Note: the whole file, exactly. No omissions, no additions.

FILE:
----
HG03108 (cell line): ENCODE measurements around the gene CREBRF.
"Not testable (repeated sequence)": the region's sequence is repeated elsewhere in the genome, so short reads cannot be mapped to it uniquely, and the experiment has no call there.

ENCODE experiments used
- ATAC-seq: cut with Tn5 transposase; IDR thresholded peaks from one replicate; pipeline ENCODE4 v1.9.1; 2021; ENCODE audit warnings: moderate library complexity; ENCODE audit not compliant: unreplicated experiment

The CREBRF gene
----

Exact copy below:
HG03108 (cell line): ENCODE measurements around the gene CREBRF.
"Not testable (repeated sequence)": the region's sequence is repeated elsewhere in the genome, so short reads cannot be mapped to it uniquely, and the experiment has no call there.

ENCODE experiments used
- ATAC-seq: cut with Tn5 transposase; IDR thresholded peaks from one replicate; pipeline ENCODE4 v1.9.1; 2021; ENCODE audit warnings: moderate library complexity; ENCODE audit not compliant: unreplicated experiment

The CREBRF gene